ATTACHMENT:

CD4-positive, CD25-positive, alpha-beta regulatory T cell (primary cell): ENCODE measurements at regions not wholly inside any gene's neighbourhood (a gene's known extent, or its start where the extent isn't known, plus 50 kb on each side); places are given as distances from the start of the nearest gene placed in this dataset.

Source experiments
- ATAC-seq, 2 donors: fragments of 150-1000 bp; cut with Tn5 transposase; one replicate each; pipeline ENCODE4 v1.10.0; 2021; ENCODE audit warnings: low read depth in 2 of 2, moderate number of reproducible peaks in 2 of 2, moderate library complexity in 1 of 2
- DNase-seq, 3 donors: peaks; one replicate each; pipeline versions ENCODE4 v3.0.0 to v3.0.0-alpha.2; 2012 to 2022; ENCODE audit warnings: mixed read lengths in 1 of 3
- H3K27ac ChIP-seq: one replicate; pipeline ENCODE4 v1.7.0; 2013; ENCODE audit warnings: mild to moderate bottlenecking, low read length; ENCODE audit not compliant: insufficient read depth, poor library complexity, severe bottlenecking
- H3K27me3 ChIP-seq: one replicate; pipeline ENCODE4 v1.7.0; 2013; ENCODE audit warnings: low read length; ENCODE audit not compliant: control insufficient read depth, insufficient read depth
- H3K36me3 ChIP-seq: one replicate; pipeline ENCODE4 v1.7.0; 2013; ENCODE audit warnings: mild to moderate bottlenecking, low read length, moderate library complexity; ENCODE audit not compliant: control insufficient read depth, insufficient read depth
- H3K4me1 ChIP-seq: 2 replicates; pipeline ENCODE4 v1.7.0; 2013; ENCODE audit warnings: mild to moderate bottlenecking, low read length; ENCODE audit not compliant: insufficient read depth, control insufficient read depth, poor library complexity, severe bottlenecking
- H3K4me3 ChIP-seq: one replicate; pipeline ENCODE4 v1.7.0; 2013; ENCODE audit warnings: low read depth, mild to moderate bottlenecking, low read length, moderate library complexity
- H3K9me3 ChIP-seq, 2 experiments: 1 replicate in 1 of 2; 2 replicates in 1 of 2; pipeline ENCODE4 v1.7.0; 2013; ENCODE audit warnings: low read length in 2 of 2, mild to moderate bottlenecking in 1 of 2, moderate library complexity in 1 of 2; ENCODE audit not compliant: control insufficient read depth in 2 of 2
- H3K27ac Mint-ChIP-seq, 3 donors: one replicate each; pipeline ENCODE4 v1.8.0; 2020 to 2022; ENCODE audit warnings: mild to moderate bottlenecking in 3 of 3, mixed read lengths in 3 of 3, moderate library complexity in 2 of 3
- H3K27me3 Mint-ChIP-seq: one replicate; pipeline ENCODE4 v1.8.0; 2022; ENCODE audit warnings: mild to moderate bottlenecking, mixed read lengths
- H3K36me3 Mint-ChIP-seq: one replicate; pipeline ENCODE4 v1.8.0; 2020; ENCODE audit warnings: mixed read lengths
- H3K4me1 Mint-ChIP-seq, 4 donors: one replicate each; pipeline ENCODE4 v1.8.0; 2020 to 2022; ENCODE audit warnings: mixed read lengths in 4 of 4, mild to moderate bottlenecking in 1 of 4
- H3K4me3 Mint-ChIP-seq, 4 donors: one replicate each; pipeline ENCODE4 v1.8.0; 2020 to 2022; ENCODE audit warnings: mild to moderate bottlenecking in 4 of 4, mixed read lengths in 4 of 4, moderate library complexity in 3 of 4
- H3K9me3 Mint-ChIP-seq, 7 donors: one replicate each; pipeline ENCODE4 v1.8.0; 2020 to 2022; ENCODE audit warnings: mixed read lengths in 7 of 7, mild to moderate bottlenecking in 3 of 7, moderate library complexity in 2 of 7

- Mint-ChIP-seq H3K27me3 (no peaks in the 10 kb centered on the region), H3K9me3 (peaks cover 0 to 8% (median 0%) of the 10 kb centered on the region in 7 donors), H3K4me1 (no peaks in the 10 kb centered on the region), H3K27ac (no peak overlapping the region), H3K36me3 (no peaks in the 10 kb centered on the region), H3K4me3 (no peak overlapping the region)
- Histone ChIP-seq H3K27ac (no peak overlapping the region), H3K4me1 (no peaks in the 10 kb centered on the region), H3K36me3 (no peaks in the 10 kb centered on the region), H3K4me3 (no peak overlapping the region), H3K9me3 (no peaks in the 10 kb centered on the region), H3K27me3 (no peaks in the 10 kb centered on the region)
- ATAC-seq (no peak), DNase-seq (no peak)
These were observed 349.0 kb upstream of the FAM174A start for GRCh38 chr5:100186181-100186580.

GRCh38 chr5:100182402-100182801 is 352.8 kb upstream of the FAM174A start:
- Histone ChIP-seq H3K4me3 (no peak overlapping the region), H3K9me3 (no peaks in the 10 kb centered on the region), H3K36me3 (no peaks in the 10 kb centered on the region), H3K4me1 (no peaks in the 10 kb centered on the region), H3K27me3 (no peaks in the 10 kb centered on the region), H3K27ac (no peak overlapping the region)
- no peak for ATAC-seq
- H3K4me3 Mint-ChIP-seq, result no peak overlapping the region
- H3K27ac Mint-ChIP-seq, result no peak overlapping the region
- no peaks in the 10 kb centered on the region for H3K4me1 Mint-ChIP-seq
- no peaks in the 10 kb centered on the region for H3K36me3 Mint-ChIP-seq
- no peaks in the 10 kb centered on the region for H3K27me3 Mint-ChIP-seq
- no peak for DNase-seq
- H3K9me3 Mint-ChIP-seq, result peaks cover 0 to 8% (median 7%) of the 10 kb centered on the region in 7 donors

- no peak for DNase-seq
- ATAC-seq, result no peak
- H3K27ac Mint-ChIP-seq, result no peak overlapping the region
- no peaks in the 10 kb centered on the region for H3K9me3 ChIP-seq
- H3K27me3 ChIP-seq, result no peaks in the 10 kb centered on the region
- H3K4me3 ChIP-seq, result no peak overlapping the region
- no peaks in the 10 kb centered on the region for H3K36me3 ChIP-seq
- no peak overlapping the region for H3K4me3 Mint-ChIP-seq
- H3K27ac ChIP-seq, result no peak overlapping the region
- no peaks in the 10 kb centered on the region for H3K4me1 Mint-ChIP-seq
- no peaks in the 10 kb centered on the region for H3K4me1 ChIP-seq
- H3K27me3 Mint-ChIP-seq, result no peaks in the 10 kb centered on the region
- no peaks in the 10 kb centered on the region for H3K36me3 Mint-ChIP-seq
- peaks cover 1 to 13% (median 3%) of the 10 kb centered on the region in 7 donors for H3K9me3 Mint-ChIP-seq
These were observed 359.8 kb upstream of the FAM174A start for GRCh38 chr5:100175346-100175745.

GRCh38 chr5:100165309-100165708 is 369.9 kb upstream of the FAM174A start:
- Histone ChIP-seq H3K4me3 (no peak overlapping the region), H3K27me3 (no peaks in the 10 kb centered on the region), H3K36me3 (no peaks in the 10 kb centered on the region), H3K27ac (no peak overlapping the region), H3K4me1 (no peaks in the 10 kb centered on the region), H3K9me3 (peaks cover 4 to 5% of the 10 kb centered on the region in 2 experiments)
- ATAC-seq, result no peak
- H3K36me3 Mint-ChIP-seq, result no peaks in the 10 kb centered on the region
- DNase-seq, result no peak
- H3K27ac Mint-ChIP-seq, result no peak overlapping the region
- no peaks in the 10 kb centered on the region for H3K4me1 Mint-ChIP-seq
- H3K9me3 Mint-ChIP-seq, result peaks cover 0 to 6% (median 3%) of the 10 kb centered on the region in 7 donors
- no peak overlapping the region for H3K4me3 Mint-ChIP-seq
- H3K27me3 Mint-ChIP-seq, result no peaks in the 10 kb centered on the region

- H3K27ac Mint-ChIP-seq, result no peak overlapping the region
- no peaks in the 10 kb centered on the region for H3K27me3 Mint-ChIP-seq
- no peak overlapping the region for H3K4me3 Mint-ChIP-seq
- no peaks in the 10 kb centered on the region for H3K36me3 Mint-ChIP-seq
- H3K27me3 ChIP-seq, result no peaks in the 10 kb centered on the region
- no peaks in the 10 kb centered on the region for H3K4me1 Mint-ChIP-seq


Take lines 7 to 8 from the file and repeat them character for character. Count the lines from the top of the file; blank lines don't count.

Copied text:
- H3K36me3 ChIP-seq: one replicate; pipeline ENCODE4 v1.7.0; 2013; ENCODE audit warnings: mild to moderate bottlenecking, low read length, moderate library complexity; ENCODE audit not compliant: control insufficient read depth, insufficient read depth
- H3K4me1 ChIP-seq: 2 replicates; pipeline ENCODE4 v1.7.0; 2013; ENCODE audit warnings: mild to moderate bottlenecking, low read length; ENCODE audit not compliant: insufficient read depth, control insufficient read depth, poor library complexity, severe bottlenecking